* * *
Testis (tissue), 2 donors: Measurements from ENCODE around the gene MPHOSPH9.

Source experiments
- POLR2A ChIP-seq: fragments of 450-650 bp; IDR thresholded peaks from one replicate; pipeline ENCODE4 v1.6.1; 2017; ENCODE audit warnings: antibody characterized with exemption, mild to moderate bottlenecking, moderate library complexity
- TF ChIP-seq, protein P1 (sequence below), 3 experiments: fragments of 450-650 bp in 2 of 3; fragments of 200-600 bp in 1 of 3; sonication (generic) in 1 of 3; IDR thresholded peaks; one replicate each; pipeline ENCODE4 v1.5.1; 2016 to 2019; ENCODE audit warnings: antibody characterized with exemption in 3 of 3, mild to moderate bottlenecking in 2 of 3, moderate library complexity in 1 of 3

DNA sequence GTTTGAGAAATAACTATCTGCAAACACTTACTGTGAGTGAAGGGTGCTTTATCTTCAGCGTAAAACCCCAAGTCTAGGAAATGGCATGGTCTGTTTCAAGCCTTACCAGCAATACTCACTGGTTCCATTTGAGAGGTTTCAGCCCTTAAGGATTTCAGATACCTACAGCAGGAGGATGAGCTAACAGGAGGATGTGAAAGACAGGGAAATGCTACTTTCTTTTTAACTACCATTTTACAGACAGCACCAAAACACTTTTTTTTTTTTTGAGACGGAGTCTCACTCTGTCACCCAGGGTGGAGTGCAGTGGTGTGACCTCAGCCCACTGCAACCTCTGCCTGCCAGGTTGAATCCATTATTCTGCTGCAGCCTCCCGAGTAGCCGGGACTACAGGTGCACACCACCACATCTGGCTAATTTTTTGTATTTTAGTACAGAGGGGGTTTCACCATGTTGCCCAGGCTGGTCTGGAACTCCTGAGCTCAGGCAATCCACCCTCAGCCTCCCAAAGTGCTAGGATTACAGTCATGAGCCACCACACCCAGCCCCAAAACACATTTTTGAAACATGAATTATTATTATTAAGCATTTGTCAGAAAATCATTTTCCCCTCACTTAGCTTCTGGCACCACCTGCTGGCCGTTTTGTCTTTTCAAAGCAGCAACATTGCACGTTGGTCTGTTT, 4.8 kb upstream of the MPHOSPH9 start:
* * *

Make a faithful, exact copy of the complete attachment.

Testis (tissue), 2 donors: Measurements from ENCODE around the gene MPHOSPH9.

Source experiments
- POLR2A ChIP-seq: fragments of 450-650 bp; IDR thresholded peaks from one replicate; pipeline ENCODE4 v1.6.1; 2017; ENCODE audit warnings: antibody characterized with exemption, mild to moderate bottlenecking, moderate library complexity
- TF ChIP-seq, protein P1 (sequence below), 3 experiments: fragments of 450-650 bp in 2 of 3; fragments of 200-600 bp in 1 of 3; sonication (generic) in 1 of 3; IDR thresholded peaks; one replicate each; pipeline ENCODE4 v1.5.1; 2016 to 2019; ENCODE audit warnings: antibody characterized with exemption in 3 of 3, mild to moderate bottlenecking in 2 of 3, moderate library complexity in 1 of 3

DNA sequence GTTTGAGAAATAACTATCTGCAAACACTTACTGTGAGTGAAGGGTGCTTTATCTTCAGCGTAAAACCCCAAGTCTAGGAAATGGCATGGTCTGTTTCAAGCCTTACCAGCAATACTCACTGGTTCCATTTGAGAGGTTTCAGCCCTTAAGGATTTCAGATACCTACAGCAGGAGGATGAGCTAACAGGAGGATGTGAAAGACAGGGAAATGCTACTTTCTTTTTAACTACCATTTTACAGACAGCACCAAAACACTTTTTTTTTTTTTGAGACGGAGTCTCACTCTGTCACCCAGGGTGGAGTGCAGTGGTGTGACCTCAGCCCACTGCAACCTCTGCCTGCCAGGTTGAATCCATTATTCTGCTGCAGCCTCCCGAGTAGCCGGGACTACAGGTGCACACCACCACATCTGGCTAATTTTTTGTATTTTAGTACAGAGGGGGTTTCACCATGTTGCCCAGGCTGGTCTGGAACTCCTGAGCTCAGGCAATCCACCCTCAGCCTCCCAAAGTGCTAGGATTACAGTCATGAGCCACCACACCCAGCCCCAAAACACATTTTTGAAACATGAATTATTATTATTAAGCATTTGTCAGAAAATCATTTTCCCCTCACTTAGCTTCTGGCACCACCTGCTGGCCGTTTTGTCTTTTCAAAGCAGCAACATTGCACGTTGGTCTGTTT, 4.8 kb upstream of the MPHOSPH9 start: